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Abadi made it clear that he did not think there was a quick fix to the problem. "Committing troops is one thing," the prime minister said in a speech after his meeting with Trump at the United States Insti­tute of Peace, a non-partisan Wash­ington think tank created by the U.S. Congress. "Fighting terrorism is an­other thing. You don't defeat terror­ism by fighting it militarily. There are better ways," Abadi said.

He said he would like "more funds" to bring services and stable conditions to people in areas from which IS had been driven out. This strategy was crucial to win­ning over Sunni Iraqis after IS was gone, Abadi said.

Sarhang Hamasaeed, director of Middle East programs at the Institute of Peace, said Abadi was hoping for U.S. assistance in train­ing Iraqi troops and for U.S. military help in logistical and intelligence support. "Abadi thinks American troops on the ground are not neces­sary," Hamasaeed said.

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Economic help was also on Aba­di's mind in Washington. Given that Iraq's economy is almost entirely dependent on oil exports and is suf­fering in an era of low oil prices, the prime minister is hoping that the United States and its Western allies will step up their financial efforts.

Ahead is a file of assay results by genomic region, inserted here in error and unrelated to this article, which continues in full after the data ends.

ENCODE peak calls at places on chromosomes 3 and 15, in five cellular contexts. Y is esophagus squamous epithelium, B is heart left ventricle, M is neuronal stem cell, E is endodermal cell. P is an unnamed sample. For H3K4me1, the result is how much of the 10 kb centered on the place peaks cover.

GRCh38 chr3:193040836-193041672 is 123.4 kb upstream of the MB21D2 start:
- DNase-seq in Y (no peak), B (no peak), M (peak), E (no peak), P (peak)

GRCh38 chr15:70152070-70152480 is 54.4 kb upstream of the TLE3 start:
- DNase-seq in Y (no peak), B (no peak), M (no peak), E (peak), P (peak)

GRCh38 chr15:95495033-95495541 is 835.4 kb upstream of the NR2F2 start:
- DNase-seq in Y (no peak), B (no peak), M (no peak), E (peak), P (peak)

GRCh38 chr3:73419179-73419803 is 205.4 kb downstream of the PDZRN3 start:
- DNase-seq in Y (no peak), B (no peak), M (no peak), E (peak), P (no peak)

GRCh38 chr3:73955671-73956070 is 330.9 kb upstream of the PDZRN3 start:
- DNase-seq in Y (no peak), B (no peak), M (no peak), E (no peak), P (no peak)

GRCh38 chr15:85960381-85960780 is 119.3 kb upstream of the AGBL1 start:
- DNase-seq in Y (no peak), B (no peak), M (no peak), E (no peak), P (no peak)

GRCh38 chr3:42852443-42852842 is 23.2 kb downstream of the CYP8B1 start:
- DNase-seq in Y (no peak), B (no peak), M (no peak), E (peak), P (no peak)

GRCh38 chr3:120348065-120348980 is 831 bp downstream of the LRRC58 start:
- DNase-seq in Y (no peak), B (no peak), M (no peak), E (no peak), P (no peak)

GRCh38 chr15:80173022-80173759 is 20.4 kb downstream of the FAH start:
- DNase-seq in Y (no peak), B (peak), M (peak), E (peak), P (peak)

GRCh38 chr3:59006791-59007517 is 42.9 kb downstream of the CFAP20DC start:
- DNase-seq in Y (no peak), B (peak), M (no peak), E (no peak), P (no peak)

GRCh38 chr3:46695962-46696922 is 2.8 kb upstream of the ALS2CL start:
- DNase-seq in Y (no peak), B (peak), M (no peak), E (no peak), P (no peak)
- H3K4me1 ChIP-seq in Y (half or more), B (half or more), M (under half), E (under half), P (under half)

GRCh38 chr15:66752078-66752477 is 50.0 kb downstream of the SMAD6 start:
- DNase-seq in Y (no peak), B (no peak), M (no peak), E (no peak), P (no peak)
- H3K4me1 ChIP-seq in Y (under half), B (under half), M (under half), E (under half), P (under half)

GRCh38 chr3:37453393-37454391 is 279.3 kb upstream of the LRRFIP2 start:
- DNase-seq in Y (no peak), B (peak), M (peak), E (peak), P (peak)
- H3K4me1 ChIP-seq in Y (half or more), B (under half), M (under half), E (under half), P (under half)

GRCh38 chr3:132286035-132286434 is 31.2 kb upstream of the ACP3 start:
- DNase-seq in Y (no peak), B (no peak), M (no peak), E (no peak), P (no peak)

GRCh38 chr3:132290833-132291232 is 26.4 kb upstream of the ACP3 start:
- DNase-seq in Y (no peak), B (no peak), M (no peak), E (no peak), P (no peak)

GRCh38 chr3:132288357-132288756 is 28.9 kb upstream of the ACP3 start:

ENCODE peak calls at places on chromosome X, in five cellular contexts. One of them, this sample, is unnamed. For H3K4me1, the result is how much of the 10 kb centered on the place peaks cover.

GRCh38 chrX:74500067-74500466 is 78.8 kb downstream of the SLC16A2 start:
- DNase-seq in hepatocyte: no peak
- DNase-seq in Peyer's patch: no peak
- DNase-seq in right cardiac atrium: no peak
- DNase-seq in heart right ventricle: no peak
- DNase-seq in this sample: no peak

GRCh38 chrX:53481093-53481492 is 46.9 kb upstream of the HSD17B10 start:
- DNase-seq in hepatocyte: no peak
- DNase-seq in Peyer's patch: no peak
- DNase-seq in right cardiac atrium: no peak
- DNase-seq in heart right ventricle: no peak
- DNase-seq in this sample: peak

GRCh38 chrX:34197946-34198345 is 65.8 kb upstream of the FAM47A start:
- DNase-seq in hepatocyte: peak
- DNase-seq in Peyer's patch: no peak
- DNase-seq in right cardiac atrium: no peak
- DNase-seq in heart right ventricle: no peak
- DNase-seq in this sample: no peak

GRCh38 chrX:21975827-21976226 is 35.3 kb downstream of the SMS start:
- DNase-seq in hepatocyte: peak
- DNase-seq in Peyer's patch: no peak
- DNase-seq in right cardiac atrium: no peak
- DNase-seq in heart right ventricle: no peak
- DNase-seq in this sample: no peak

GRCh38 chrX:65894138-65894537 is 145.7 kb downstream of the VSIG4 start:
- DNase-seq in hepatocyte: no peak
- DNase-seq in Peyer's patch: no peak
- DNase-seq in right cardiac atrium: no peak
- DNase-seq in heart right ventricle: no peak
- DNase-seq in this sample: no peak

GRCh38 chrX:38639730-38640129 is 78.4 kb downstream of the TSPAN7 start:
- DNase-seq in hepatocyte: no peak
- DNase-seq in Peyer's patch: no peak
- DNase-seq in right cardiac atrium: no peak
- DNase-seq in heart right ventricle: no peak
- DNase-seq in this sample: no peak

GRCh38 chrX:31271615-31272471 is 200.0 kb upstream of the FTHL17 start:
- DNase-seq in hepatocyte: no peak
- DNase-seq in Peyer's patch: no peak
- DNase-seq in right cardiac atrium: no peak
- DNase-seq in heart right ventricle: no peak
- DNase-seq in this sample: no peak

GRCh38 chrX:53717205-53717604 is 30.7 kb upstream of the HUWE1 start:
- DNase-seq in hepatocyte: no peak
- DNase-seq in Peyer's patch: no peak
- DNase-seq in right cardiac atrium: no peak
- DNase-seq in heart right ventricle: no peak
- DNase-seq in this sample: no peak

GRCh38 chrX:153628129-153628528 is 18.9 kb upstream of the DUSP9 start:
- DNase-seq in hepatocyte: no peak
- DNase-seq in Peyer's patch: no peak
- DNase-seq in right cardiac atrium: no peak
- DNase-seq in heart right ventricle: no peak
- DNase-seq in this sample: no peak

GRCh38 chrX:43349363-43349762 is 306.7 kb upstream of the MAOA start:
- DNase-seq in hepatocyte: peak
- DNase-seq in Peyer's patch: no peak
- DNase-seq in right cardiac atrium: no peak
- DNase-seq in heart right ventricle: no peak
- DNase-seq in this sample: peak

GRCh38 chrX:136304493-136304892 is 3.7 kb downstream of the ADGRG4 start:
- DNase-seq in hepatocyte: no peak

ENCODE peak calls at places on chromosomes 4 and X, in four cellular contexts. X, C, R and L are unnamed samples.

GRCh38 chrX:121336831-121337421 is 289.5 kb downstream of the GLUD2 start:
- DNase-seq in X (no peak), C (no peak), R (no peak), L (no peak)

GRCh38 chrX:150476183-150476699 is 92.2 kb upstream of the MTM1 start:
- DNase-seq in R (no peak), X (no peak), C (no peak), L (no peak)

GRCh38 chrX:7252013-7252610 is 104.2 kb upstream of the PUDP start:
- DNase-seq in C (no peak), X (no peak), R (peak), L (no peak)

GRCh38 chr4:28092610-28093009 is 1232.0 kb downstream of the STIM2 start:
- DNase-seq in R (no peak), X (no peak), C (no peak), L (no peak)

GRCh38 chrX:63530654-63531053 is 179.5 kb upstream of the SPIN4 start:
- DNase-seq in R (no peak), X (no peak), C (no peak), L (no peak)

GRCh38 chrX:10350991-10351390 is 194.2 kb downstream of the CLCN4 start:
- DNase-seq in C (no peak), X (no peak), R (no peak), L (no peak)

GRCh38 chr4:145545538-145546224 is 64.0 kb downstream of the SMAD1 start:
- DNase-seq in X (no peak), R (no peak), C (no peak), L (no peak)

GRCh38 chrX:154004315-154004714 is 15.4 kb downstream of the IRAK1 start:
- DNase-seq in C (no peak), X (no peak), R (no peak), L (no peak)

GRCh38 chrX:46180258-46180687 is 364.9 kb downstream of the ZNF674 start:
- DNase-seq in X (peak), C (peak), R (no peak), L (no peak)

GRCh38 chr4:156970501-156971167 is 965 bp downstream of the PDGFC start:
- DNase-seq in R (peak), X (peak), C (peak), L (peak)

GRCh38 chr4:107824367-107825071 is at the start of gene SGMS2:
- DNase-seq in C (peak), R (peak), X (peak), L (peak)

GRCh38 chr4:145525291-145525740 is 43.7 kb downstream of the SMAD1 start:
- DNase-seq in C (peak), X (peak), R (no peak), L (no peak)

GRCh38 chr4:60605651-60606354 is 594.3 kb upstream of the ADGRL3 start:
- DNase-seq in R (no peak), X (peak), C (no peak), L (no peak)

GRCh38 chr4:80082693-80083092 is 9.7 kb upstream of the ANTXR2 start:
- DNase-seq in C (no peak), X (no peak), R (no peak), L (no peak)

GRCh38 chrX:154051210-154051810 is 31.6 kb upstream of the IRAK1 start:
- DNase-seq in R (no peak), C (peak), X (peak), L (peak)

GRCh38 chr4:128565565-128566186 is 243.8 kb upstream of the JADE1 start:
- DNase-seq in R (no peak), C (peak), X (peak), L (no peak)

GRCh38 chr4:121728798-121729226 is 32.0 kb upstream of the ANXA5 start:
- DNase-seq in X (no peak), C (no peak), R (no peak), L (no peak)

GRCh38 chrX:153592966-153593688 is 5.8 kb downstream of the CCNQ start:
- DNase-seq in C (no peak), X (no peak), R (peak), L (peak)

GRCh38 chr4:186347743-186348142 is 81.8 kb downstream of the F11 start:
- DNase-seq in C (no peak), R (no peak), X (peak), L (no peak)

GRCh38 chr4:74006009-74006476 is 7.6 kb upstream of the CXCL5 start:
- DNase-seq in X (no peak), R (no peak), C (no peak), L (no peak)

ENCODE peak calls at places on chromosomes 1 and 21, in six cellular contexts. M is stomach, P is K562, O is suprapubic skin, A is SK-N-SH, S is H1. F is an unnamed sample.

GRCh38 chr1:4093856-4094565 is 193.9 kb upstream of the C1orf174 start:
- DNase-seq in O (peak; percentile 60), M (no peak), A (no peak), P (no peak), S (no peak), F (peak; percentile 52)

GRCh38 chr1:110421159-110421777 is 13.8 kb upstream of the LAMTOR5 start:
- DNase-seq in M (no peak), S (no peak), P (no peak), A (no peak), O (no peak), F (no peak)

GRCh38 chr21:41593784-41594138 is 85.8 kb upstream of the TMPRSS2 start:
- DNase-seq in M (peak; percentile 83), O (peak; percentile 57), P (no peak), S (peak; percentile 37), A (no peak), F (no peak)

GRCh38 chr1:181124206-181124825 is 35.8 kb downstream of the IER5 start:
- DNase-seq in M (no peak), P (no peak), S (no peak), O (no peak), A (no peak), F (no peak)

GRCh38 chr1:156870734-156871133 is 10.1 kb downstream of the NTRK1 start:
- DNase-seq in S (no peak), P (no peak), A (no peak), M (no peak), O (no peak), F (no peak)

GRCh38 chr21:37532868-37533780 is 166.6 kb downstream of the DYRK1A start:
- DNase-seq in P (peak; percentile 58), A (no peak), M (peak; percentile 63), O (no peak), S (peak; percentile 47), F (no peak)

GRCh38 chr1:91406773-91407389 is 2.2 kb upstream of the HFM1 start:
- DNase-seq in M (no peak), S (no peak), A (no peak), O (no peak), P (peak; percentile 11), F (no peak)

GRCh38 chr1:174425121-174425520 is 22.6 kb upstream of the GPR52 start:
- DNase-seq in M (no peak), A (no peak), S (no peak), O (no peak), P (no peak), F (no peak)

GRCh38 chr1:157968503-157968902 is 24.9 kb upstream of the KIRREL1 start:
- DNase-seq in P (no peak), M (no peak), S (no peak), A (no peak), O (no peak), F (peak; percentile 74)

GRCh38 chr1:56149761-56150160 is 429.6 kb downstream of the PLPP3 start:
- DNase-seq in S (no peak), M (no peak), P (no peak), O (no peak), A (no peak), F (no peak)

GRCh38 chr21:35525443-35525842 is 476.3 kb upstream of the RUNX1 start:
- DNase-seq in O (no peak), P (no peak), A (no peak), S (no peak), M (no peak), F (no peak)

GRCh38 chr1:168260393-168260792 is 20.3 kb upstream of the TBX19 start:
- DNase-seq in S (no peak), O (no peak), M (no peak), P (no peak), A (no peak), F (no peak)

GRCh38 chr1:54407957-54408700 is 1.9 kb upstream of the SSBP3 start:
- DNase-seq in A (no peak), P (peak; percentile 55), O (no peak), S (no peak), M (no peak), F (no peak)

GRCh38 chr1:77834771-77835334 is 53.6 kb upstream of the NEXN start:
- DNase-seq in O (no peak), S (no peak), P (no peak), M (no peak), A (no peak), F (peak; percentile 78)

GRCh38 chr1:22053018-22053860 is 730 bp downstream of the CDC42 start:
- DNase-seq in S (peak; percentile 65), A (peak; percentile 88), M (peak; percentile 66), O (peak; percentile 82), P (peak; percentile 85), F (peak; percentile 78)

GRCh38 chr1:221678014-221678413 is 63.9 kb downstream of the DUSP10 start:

Some participants in the Wash­ington conference voiced disap­pointment about the absence of a strategy that they had hoped would be presented by the Trump admin­istration. "I was hoping for more specifics," French Foreign Minister Jean-Marc Ayrault said, according to news reports.

CNN quoted a senior Arab diplo­mat as saying that "right now it's about short-term tactical moves." The diplomat added that a com­prehensive strategy would have to also take into account Iran, which is seen as a major threat by Sunni Arab countries.

One of the difficulties in arriv­ing at a major strategy is that con­ditions in the region do not allow for a one-size-fits-all solution. "There's the need, there's what the U.S. and its allies are able and willing to do, and then there's reality," Ha­masaeed said.

In Iraq, the United States and its allies can build on an internation­ally recognized government and the U.N.-administered Funding Fa­cility for Immediate Stabilization to channel money into projects such as restoring basic services to peo­ple in areas where IS has been defeated.

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But in Syria, the ongoing fighting, the widespread international rejec­tion of the government in Damas­cus and a lack of consensus among allies mean that talk of stabilization is premature at best. In northern Syria, Turkey is competing for con­trol with Syrian Kurds, another im­portant U.S. partner.

Those difficulties are becom­ing more pronounced as the anti- IS alliance is preparing an attack on Raqqa. "If you push ISIS out of Raqqa, then what happens?" Ha­masaeed asked. "This is a big prob­lem."

This article originally appeared at The Arab Weekly.